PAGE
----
Striking Down the ‘Barrier’ of Disability
DESK BRIEF: The Court has upheld the right to reservation in promotions for persons with disability.
V. Surendra Mohan wrote his written exam to qualify as a Civil Judge in Tamil Nadu in 2014. Although he passed the exam, he was not called for the oral test that followed. Upon inquiry, he found out that this was because he had a 70% visual impairment. The Tamil Nadu Public Service Commission (TNPC) had issued a notification allowing only those with 40-50% disability to qualify as a Civil Judge. On filing a writ petition in the Madras High Court, he was called to participate in the oral test. The results were sealed awaiting High Court orders.
However, in 2015 the High Court upheld the notification. On appeal, in 2019 the Supreme Court also agreed, stating that 40-50% was a “reasonable limit” to ensure that a Civil Judge could discharge their duties. The judgment was widely criticised for being discriminatory and failing to adhere to the Supreme Court’s own views on right to life with dignity for persons with disabilities.
Three years later, the Supreme Court had an opportunity to re-examine the Surendra Mohan precedent. On 11th February 2021, in Vikash Kumar v UPSC the Supreme Court discussed providing reasonable accommodation for persons with disabilities. The Court stated that the judgment in Surendra Mohan did not provide reasonable accommodation, and failed to understand the purpose of The Rights of Persons with Disabilities Act, 2016 (2016 Act). The Court emphasised that the rights granted under the 2016 Act have to be additionally supported by tools that make those rights meaningful.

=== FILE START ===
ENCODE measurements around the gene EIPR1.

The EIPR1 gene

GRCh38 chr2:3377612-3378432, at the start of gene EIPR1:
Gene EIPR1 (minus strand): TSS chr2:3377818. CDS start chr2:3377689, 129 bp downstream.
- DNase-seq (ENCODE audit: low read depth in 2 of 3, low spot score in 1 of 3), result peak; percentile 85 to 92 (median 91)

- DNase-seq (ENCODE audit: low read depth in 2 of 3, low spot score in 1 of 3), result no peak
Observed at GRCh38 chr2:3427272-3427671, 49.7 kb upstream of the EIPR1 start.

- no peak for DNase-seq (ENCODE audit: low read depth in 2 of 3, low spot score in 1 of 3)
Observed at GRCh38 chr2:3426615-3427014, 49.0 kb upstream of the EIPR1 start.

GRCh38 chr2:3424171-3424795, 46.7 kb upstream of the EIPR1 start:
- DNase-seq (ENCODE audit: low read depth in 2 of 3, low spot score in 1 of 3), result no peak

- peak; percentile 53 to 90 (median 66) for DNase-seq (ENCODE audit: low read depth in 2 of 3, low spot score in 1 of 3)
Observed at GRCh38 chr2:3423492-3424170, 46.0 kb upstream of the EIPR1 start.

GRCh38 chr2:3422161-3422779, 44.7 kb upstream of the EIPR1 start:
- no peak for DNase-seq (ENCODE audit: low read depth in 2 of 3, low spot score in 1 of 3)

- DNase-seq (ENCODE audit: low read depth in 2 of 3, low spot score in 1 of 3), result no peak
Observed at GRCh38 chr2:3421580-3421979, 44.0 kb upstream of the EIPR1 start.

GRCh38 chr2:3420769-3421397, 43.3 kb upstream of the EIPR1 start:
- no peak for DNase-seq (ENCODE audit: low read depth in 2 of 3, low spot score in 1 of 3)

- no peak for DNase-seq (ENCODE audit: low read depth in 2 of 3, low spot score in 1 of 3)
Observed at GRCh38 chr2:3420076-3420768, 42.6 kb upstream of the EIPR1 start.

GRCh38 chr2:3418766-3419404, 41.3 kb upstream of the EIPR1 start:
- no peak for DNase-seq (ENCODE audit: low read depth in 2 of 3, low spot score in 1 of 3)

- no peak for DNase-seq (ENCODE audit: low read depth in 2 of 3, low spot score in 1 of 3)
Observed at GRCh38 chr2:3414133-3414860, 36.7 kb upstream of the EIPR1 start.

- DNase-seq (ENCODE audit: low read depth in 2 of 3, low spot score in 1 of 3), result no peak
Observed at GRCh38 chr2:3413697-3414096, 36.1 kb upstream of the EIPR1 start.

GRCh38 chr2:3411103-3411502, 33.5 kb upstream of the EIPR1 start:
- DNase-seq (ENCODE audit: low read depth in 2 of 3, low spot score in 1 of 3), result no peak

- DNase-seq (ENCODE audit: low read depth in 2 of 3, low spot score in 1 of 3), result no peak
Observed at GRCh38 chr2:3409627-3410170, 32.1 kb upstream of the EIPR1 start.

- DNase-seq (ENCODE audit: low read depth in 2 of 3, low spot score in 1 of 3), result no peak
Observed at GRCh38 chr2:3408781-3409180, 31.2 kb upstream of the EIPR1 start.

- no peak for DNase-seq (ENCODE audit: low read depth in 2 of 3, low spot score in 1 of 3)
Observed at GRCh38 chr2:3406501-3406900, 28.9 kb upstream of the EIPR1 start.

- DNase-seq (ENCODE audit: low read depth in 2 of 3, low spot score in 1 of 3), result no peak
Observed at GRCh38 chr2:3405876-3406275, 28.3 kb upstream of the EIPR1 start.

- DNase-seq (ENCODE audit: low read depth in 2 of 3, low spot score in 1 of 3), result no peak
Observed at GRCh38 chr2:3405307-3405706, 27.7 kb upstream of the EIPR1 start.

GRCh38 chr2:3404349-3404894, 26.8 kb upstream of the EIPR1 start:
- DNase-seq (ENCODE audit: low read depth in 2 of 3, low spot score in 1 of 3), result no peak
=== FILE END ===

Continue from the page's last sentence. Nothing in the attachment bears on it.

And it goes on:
This purpose of the 2016 Act was taken a step further in the recent judgment of State of Kerala v Leesamma Joseph. The Supreme Court stated that creating equal opportunities for persons with disabilities included creating opportunities for career development. Achieving the purpose of the Act would require taking tangible steps of affirmative action. This meant that allowing a 3% reservation in promotions for persons with disabilities was within the scope of the 2016 Act.
Effective legal frameworks intended to ensure equality of opportunity often require a combination of civil and political rights as well as cultural and economic rights bestowed on the stakeholder. The Supreme Court’s decision in Leesamma Joseph attempts to recognise the need for this combination to further the right to life with dignity for persons with disabilities.
Our post discusses the Court’s view on rights of persons with disabilities, and how the jurisprudence on reservations interact with those rights.